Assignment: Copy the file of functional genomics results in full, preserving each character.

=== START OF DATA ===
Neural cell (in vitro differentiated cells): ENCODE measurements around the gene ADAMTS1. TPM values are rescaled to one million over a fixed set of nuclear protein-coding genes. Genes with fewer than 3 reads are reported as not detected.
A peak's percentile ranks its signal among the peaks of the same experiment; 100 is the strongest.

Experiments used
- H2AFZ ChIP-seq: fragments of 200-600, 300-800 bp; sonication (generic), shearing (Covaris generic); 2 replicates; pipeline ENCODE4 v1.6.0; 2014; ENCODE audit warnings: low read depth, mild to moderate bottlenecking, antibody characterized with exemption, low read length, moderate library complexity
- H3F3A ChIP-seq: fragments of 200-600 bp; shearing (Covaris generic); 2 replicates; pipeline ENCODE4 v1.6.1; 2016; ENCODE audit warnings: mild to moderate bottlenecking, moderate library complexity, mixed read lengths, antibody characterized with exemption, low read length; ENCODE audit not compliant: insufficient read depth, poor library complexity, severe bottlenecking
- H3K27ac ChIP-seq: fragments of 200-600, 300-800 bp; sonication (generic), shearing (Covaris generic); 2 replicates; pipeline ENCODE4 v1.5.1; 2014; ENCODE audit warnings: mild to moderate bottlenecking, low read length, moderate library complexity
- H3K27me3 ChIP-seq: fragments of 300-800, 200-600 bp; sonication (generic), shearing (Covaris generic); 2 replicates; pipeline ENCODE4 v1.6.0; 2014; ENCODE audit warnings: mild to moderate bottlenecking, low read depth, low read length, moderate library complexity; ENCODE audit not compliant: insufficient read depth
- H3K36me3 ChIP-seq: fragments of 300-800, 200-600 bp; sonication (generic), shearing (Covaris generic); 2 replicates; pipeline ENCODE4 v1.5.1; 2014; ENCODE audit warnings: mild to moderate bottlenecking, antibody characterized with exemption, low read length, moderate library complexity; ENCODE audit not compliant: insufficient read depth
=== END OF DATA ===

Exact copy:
Neural cell (in vitro differentiated cells): ENCODE measurements around the gene ADAMTS1. TPM values are rescaled to one million over a fixed set of nuclear protein-coding genes. Genes with fewer than 3 reads are reported as not detected.
A peak's percentile ranks its signal among the peaks of the same experiment; 100 is the strongest.

Experiments used
- H2AFZ ChIP-seq: fragments of 200-600, 300-800 bp; sonication (generic), shearing (Covaris generic); 2 replicates; pipeline ENCODE4 v1.6.0; 2014; ENCODE audit warnings: low read depth, mild to moderate bottlenecking, antibody characterized with exemption, low read length, moderate library complexity
- H3F3A ChIP-seq: fragments of 200-600 bp; shearing (Covaris generic); 2 replicates; pipeline ENCODE4 v1.6.1; 2016; ENCODE audit warnings: mild to moderate bottlenecking, moderate library complexity, mixed read lengths, antibody characterized with exemption, low read length; ENCODE audit not compliant: insufficient read depth, poor library complexity, severe bottlenecking
- H3K27ac ChIP-seq: fragments of 200-600, 300-800 bp; sonication (generic), shearing (Covaris generic); 2 replicates; pipeline ENCODE4 v1.5.1; 2014; ENCODE audit warnings: mild to moderate bottlenecking, low read length, moderate library complexity
- H3K27me3 ChIP-seq: fragments of 300-800, 200-600 bp; sonication (generic), shearing (Covaris generic); 2 replicates; pipeline ENCODE4 v1.6.0; 2014; ENCODE audit warnings: mild to moderate bottlenecking, low read depth, low read length, moderate library complexity; ENCODE audit not compliant: insufficient read depth
- H3K36me3 ChIP-seq: fragments of 300-800, 200-600 bp; sonication (generic), shearing (Covaris generic); 2 replicates; pipeline ENCODE4 v1.5.1; 2014; ENCODE audit warnings: mild to moderate bottlenecking, antibody characterized with exemption, low read length, moderate library complexity; ENCODE audit not compliant: insufficient read depth